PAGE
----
James Carville, ironically enough, on 9/11, before the attacks, talking about President Bush very early on in his presidency, said, "I hope President Bush fails."

So, I mean, but when Rush said it, it's like, oh, my God, treason. Hang him, shoot him. He wants Obama to fail. It's natural if you're on the other political side.

KURTZ: Stephanie, let me -- go ahead. MILLER: Steve, there was a difference. People didn't like Bush's policies, they didn't like the Iraq war. And it turns out they were right.

MALZBERG: And they don't like Obama's policies.


MALZBERG: And we won the Iraq War, Stephanie.

KURTZ: All right. Well, I'm not going to debate the Iraq War right now.

I want to bring it back to talk radio.

Stephanie Miller, clearly, it has been a conservative-dominated business. The Washington station that you are on, objectively named "Obama 1260," recently switched to a business format.

Why is it such an uphill battle for liberals on talk radio?

MILLER: Well, you know, I just did a panel on the fairness doctrine, and I have to tell you, I brought ratings information. And people like me and Ed Schultz are consistently beating conservative shows in many, many markets, and yet there is 10 percent liberal radio in this country, 90 percent of the stations are conservative. And you just cannot argue any more that it's because liberal radio can't compete.

I'm not for the fairness doctrine, but I'm for fairness. You know, you can bring up any -- I mean, Howard, you bring up Washington, that's actually a good point.

The station had no signal. No format that's ever been on the station got ratings. But they have -- that same company has a right wing station that has no better ratings, and they didn't drop that format.

So that what's Democratic senators are starting to look at, is there have been markets where we were number one in the market, where they were going to drop the format. So, you know, that's getting Democratic senators' attention, I'll tell you that.

KURTZ: But Steve, aren't these business decisions because conversation radio is popular with people who feel that their point of view is not represented elsewhere in the media?

MALZBERG: Of course the -- absolutely. And conservatives do well in every market they're in.

But I like the Democratic senators, like Debbie Stabenow, whose husband has an interest and has had interest in liberal talk radio. She goes on the record and she says, oh, yes, we're going to hold hearings, we're going to fix it, we're going to level the playing field. And her husband has an interest and the mainstream media is silent about that? Give me a break! KURTZ: Let me jump in because we're short on time.

MILLER: She's not the only senator that's interested in this, believe me.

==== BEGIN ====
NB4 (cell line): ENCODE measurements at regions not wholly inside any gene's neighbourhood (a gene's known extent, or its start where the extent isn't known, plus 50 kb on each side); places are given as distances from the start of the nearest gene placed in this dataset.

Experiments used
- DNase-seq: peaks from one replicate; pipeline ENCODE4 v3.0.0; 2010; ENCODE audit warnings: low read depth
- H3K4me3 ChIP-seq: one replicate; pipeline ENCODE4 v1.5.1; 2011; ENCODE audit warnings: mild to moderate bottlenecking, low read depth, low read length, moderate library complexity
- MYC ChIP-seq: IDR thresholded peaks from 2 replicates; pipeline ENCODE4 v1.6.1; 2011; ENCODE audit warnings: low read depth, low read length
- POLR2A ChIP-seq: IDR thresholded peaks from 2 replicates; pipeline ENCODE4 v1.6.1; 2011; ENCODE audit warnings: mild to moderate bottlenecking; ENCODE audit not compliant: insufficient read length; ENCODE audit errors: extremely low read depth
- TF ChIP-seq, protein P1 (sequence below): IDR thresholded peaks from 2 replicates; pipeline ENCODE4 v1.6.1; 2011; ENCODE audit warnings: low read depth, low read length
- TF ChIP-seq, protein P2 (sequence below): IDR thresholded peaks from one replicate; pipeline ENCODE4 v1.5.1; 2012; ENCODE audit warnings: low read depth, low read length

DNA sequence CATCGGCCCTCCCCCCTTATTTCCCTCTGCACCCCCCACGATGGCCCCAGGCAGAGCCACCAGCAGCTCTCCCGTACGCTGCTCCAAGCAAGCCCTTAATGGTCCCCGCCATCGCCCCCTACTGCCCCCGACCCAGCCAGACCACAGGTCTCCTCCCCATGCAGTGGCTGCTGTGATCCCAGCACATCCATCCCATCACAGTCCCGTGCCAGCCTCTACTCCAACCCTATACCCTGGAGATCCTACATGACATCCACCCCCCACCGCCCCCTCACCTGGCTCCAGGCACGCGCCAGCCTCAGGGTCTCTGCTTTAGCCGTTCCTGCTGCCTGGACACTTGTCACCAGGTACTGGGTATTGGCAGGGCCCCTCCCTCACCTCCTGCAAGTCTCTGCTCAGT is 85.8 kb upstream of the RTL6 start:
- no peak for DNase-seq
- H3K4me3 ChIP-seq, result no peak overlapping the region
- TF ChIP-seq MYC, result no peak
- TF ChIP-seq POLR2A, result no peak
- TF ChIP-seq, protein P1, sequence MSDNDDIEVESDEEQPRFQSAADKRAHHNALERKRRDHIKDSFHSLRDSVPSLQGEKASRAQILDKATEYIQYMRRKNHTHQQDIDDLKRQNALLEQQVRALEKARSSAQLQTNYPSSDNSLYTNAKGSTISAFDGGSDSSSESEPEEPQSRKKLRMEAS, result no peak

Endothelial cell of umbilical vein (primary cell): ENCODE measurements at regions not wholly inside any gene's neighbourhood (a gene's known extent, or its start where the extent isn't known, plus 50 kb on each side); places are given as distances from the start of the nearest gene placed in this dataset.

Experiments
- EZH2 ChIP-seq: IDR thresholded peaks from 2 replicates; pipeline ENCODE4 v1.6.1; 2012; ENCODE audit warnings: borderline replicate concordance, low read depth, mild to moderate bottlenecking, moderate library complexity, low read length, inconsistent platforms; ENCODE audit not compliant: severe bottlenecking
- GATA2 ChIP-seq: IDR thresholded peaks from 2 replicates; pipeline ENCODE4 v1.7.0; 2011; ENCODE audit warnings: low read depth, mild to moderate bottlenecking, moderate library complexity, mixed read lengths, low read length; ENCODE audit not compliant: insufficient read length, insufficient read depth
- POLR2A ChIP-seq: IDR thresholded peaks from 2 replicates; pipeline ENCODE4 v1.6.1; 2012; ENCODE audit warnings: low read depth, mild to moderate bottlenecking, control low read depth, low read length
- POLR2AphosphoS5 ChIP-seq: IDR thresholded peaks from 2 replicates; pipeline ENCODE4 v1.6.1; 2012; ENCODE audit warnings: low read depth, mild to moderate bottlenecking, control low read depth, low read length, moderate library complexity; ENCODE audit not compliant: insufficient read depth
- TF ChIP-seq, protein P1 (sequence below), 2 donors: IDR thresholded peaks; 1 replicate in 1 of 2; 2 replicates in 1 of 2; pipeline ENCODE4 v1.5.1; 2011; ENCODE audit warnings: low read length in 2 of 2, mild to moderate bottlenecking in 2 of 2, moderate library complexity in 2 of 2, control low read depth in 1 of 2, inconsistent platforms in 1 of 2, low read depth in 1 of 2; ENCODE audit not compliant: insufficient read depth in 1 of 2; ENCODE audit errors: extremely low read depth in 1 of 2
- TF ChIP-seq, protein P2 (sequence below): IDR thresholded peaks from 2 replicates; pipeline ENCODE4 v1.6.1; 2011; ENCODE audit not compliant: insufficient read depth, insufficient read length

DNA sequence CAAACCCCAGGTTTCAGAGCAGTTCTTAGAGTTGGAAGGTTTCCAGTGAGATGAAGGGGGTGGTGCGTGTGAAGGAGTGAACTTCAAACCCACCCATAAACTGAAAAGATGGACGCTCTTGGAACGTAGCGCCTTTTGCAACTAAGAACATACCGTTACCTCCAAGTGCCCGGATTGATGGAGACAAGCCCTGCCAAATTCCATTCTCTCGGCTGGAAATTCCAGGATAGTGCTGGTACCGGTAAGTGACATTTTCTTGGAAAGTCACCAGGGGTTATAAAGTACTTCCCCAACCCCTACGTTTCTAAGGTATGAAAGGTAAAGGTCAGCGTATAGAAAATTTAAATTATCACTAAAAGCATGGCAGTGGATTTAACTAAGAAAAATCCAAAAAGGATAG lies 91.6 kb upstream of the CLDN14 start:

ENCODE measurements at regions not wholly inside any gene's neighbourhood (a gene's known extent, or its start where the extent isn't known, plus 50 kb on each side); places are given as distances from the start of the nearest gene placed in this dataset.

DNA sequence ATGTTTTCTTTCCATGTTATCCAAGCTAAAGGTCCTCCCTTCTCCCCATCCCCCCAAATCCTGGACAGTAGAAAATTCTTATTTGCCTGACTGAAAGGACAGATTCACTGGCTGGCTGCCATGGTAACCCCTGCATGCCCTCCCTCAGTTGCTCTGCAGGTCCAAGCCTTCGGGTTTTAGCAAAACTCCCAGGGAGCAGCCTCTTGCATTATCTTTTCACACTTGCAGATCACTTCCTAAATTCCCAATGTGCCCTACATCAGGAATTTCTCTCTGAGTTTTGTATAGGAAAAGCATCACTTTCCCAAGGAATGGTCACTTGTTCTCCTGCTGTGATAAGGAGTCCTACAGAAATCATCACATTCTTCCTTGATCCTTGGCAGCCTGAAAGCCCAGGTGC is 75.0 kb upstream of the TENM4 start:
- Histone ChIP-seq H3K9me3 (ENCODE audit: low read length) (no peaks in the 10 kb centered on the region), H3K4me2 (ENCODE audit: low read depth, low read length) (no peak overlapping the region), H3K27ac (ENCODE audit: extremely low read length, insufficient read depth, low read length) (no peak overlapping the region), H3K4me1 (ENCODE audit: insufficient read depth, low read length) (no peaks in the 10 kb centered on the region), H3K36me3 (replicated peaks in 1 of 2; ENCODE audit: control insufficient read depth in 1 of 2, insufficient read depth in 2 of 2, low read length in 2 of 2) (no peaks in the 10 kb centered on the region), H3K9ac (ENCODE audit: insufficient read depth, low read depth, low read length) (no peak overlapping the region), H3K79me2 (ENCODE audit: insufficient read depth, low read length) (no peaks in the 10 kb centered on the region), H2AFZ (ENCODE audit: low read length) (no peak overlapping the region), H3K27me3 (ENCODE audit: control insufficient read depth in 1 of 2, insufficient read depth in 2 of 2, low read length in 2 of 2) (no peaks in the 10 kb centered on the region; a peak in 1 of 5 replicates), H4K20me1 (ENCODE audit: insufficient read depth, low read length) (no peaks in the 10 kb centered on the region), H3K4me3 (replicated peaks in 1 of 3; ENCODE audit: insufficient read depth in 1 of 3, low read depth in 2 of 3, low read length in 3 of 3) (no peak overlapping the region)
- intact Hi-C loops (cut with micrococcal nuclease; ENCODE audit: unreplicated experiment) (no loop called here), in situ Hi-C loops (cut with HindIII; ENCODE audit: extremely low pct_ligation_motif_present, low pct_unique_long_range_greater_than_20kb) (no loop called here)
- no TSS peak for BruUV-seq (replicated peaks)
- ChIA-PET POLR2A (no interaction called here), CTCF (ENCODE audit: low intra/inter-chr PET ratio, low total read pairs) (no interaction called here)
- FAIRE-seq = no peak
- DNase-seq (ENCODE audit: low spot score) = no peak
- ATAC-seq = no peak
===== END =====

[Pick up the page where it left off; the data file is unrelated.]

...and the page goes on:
KURTZ: Steve, Stephanie mentioned Ed Schultz, the radio host. He just signed a deal with MSNBC. We talked about Fox moving to the right by bringing in Glenn Beck and having Hannity without Colmes. MSNBC certainly seems to be moving to the left.

MALZBERG: Oh, absolutely. They're radical to the left, and there's a market for that, there's a niche for that. Absolutely. You know, Maddow...

MILLER: Thank God there's no TV station that's radical to the right.

MALZBERG: No, there isn't. Where is the TV station radical to the right?

MILLER: Oh, really? Fox News is fair and balanced. I see. OK.

MALZBERG: Absolutely. You know what? I'm constantly -- when I'm on Fox News, I'm always sitting there against a Democrat debating an issue, like I am with you right here.

KURTZ: Got to jump back in.

Stephanie, I want to play one last piece of videotape for you. This is Keith Olbermann on his program talking about the different MSNBC personalities and where Ed Schultz might fit in. (BEGIN VIDEO CLIP)

KEITH OLBERMANN, MSNBC: Chris is the political inside baseball guy. Rachel is the affable, charming policy wonk. I'm the a-hole.

What are you going to be?

ED SCHULTZ, MSNBC: I'm going to be that guy who's going to be there for the working folk of America.


KURTZ: Stephanie, I didn't know you could use the "A" word on television.

MILLER: About yourself you can, Howard.

KURTZ: Ah. You get an exception for that.


KURTZ: All right. Got to wrap it up there.

Stephanie Miller, Steve Malzberg, thanks for taking off the gloves here with us this morning. MALZBERG: Thank you.

KURTZ: And you can take RELIABLE SOURCES with you wherever you go. We are portable now. Download our podcast at, or look for us on iTunes.

Up next, double trouble. ""The Chicago Tribune"" and ""The Chicago Sun-Times"" both bankrupt just as Blago is under indictment.

Can these papers survive?


KURTZ: There's nothing like the rough and tumble world of Chicago newspapers -- the competition, the cussing, the columnists, the corruption, the unmistakable whiff of that classic film "The Front Page."


UNIDENTIFIED MALE, "THE FRONT PAGE": You lead on the hanging. And say, don't use Hartman's (ph) name in this at all. Just say "The Sheriff."